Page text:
Suddenly, he pauses the show and asks me about the word "pesadilla" (nightmare).  It sounds weird in Spanish, doesn´t it?  Well, it´s a common word, so it doesn´t sound weird to me.  What are the origins of the word, do you know? he asks.

We look it up.  I found a book that explains this perfectly.  Sleep Paralysis: Night-mares, Nocebos, and the Mind-Body Connection By Shelley Adle:

The identifying features of the night-mare are evident in the terms used to refer to it.  The etymology of the English word nightmare, for example, reveals a great deal about the experience itself.  "Mare" comes from the same root as the German mahr and Old Norse mara, a supernatural being - usually female - who lay on people´s chests at night, suffocating them.  The specific terms for night-mare that are used in many contemporary cultures are etymologically related to words for "weight" and "pressing".  Mare appears to be of Indo European origins, although its initial meaning is not clear.  Linguists purpose three possible roots of the word: noros (death), mer (drive out), and, perhaps the most likely source, mar (to pound, bruise, crush).  Because the sense of pressure or weight is prominent in the night-mare experience, it is not surprising that it is also a key element in the historical development of its linguistic forms.  The idea of pressure is also present in other terms for the night-mare experience that do not share the mare linguistic root.  The medieval French appesart and the Spanish pesadilla, for example, are both derived from the verb peser, meaning "to press down upon".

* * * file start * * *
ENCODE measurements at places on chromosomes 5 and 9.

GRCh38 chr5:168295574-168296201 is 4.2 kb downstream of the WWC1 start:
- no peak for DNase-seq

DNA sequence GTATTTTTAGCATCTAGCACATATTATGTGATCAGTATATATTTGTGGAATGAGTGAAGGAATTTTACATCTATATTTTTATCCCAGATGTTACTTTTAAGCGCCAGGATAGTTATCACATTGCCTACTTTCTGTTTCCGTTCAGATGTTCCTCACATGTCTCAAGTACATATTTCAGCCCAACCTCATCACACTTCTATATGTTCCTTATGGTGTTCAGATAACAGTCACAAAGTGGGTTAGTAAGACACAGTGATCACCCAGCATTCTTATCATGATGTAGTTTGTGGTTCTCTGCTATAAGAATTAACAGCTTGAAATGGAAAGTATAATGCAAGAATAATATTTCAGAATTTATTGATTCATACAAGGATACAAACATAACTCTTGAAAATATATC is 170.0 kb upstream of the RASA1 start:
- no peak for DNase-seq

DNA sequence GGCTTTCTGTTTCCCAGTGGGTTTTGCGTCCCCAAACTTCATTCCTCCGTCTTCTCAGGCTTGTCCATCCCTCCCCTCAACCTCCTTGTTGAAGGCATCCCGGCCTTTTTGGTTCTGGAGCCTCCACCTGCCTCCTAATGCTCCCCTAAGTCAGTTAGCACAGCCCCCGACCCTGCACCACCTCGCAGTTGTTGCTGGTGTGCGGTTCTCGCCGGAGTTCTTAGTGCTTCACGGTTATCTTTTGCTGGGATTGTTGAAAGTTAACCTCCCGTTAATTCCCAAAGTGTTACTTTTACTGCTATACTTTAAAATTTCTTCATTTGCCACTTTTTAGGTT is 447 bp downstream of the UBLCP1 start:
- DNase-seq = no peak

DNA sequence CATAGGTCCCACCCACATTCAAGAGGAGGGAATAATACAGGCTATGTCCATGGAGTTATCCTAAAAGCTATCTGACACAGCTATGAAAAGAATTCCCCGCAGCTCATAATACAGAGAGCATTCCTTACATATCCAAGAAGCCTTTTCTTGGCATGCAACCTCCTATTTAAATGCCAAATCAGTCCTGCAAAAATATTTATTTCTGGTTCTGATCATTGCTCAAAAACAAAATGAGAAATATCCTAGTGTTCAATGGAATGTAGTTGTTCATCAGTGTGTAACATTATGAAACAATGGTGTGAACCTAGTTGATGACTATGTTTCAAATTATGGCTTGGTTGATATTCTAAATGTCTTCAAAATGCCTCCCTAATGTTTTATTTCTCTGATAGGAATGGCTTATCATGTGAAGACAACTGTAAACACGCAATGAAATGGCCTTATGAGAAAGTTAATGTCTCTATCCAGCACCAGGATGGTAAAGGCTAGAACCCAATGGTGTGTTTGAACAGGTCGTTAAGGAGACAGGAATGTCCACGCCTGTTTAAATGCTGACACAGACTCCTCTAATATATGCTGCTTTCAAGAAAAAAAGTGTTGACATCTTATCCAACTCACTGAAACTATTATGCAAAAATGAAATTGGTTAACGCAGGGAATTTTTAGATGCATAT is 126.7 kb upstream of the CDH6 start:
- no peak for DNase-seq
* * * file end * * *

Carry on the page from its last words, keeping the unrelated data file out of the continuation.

It turns out people have always thought nightmares were heavy, and their languages have indicated as much.